Painaustralia released its National Action Plan for pain management this week, citing allied health as integral to an interdisciplinary approach to improve quality of life for more than 3.24 million Australians living with chronic pain.  

The Australian Physiotherapy Association (APA) contributed to the development of the action plan and endorses its eight key goals, which are guided by effective investment of resources to provide evidence based, best practice pain management options. It is now imperative that the plan is fast tracked for implementation via the Australian Health Ministers Council and the Council of Australian Governments.

This must include increased access to evidence based physiotherapy – one on one, in groups or via telehealth - in recognition of the essential role it plays in effectively managing chronic pain.

Physiotherapists work individually and in consultation with other health practitioners to provide relief from conditions as diverse as knee and hip osteoarthritis, musculoskeletal conditions, pelvic pain, fibromyalgia and more.

APA chair of pain group, Dianne Wilson, supports the goals outlined in the strategy. “We’ve long recognised the massive burden chronic pain has on the community, but this action plan now defines the steps we need to take in order to minimise and in some cases eliminate the impact on Australians living with ongoing, persistent pain.”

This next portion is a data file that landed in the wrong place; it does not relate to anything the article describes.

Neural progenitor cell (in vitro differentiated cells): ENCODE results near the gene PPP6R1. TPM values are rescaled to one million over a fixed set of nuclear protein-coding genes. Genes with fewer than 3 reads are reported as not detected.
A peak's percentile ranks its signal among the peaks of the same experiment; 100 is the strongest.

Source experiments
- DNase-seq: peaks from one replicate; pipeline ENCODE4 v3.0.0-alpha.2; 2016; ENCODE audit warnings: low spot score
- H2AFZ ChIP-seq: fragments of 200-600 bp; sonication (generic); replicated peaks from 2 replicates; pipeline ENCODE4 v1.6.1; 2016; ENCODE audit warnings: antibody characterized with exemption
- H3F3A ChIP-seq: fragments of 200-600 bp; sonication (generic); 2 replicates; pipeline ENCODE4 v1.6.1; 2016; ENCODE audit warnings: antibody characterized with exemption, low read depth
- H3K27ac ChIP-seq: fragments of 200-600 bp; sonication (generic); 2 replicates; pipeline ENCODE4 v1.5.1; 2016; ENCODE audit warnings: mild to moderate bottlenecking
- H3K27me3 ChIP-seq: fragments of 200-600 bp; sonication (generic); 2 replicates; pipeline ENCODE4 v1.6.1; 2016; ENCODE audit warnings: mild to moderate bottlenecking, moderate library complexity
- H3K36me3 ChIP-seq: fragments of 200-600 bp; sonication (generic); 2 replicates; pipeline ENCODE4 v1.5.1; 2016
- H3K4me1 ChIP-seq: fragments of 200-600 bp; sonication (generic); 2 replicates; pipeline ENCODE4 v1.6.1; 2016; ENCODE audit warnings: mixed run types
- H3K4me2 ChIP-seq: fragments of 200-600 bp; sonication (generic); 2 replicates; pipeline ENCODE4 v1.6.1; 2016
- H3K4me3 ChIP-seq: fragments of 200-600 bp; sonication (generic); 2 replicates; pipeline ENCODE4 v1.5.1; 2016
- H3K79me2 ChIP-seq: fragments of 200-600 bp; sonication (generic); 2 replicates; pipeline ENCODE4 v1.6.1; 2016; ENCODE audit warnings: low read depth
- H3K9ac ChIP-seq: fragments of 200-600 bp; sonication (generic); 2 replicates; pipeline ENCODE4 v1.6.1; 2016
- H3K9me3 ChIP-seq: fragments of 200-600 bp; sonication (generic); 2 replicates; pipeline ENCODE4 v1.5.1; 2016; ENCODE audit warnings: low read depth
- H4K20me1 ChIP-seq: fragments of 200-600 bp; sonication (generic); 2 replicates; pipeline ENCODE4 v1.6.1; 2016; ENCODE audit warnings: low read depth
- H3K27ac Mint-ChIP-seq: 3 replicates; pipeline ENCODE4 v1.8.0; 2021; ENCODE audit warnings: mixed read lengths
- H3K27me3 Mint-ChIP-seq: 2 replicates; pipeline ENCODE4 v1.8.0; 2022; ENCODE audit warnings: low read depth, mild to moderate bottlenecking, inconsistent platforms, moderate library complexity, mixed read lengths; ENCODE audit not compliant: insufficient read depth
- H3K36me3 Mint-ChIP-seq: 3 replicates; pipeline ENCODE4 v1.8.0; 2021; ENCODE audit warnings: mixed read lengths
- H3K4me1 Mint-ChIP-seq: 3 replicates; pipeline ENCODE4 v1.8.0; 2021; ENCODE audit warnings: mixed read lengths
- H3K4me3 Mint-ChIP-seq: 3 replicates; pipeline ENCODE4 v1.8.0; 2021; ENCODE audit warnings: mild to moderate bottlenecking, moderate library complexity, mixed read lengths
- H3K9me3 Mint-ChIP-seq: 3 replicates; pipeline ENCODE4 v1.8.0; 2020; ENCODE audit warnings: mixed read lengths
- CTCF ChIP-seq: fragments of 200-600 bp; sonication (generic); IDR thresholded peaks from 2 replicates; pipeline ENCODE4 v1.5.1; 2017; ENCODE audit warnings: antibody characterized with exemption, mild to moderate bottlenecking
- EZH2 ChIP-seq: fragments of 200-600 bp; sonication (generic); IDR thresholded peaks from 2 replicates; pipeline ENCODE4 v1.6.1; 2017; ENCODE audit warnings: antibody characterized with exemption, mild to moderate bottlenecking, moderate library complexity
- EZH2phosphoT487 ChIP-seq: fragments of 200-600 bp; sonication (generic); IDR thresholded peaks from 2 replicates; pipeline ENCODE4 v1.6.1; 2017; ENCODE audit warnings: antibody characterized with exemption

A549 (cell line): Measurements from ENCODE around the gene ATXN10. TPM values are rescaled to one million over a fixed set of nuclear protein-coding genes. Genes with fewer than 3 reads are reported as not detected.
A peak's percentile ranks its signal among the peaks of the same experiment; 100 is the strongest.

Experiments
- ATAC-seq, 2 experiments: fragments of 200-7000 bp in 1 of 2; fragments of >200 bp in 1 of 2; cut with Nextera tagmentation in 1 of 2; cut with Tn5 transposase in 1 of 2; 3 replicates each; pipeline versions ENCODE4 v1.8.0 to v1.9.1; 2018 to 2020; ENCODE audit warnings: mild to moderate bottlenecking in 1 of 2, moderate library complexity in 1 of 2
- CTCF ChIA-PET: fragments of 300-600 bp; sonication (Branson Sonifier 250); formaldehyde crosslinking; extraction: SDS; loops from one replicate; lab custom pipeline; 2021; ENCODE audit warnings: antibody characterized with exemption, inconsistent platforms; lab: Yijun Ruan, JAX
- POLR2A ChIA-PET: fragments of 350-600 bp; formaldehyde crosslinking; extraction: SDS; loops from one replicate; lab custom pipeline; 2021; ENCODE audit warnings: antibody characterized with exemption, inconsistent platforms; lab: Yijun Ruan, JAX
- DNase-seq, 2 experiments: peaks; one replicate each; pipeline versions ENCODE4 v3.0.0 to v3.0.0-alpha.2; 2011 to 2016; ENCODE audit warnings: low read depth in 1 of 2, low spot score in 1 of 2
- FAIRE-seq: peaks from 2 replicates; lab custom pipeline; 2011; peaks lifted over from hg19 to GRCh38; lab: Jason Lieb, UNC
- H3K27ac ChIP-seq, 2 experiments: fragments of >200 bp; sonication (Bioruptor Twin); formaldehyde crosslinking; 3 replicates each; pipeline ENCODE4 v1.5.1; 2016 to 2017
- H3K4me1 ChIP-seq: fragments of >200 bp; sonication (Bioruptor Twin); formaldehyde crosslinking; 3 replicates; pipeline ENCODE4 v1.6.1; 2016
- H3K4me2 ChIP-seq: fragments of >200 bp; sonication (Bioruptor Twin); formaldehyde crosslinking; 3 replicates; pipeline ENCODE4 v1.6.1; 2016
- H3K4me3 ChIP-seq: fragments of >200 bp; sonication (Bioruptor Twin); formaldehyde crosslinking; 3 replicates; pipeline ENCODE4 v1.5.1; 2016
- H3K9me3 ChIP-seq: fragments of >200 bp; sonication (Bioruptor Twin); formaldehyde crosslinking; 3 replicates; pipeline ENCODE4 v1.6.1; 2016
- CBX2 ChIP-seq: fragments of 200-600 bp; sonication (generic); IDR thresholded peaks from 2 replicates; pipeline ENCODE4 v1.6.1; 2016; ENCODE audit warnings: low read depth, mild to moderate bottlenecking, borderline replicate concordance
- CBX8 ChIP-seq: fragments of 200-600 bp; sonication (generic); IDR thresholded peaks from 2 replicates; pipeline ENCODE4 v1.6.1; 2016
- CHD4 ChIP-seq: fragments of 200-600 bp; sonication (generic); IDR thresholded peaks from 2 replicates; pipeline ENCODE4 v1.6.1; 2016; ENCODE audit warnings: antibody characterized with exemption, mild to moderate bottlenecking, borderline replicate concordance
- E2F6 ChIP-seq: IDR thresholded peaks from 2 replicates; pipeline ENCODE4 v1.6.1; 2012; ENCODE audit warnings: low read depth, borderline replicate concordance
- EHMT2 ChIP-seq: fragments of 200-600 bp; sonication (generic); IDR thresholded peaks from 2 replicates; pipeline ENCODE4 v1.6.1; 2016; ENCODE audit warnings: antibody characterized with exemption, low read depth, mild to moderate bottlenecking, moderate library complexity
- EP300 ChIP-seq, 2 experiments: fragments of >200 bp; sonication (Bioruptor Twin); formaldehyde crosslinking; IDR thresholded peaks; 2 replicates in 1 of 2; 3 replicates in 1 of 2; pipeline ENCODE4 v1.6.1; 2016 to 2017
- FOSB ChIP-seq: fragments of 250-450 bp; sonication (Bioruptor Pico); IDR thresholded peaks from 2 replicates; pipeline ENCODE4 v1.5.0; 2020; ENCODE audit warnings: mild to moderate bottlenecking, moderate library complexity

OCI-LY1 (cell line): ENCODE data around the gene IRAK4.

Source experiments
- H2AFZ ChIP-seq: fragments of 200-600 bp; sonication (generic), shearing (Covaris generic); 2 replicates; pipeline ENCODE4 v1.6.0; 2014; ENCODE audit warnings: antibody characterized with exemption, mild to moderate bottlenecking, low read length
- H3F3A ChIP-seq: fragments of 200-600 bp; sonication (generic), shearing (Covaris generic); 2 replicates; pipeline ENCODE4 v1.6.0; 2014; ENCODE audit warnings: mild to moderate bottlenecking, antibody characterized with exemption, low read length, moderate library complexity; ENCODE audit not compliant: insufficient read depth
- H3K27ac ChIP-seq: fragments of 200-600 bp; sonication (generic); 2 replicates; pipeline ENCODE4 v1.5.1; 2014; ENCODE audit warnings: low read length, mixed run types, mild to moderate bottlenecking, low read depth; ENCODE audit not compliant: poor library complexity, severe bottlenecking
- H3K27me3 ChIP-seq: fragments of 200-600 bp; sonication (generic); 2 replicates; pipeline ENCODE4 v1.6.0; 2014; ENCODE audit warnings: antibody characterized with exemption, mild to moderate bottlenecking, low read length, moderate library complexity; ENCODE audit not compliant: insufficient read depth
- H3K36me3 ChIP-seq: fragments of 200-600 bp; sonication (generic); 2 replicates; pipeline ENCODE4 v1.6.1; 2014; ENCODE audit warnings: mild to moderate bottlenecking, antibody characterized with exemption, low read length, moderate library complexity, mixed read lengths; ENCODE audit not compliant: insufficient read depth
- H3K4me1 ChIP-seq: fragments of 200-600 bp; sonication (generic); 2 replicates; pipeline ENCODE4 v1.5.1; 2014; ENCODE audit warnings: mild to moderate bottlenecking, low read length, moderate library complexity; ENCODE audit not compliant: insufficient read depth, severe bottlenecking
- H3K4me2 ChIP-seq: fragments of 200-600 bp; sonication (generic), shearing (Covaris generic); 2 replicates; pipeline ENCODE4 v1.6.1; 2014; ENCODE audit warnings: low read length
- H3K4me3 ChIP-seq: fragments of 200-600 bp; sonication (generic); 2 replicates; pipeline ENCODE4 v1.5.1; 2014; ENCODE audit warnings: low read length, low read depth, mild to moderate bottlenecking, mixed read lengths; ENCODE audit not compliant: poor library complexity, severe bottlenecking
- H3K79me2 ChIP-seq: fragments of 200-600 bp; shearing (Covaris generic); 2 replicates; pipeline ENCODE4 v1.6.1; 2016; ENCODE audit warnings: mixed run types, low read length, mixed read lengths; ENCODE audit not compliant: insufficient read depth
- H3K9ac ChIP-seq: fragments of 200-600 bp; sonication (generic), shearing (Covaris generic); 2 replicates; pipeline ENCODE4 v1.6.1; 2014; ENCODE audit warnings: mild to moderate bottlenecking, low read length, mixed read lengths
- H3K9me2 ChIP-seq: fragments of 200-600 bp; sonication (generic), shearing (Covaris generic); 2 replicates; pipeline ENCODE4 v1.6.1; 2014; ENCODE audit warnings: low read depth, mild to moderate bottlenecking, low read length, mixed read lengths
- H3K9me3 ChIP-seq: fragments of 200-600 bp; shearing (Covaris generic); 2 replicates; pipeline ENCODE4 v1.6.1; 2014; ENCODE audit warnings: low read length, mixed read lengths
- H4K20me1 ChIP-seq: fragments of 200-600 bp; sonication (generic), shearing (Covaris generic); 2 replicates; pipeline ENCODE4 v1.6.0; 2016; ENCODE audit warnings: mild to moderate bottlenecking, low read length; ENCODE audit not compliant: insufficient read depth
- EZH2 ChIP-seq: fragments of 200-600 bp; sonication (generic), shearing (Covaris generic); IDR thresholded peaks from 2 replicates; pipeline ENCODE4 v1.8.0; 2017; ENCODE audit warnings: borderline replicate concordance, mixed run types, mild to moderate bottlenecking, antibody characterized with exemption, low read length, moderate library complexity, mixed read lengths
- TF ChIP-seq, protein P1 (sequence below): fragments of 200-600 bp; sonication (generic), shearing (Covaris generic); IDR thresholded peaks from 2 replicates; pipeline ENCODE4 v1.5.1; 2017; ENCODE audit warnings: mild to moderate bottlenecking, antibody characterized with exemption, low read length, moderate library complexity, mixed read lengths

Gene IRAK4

“Greater community awareness and more government funding for treatment and research into non-pharmaceutical pain management options such as physiotherapy will lead to much better consumer outcomes.”

“Twenty per cent of the population is affected by chronic pain, which costs the health system as much as diabetes and cancer treatment combined. Increased research funding will allow us to conduct more clinical trials that ultimately supports recovery and prevention of pain related problems.”

The APA particularly endorses the call for chronic pain to be recognised as a condition in its own right, thus attracting Medicare subsidised treatment similar to the model provided for diabetes education.

Given the vast divide in health service provision in cities compared to rural and remote regions, the APA strongly supports MBS funded telehealth consultations that allow GPs and allied health practitioners the opportunity to consult with patients who would otherwise have to travel long distances to seek specialist treatment.

As part of the MBS Review Taskforce, the APA Pain Management Clinical Committee submitted a response to the draft Taskforce Report earlier this year. It outlines the profession’s commitment to developing more evidence based physiotherapy practices to improve pain management. This includes upskilling the existing workforce through foundation level pain science and management courses, along with accreditation of titled pain physiotherapists who have advanced skills and knowledge. The Australian College of Physiotherapy is currently implementing a specialisation in pain career pathway, further recognising the value of specialists in this area.


Dianne Wilson is available for further comment or interview.


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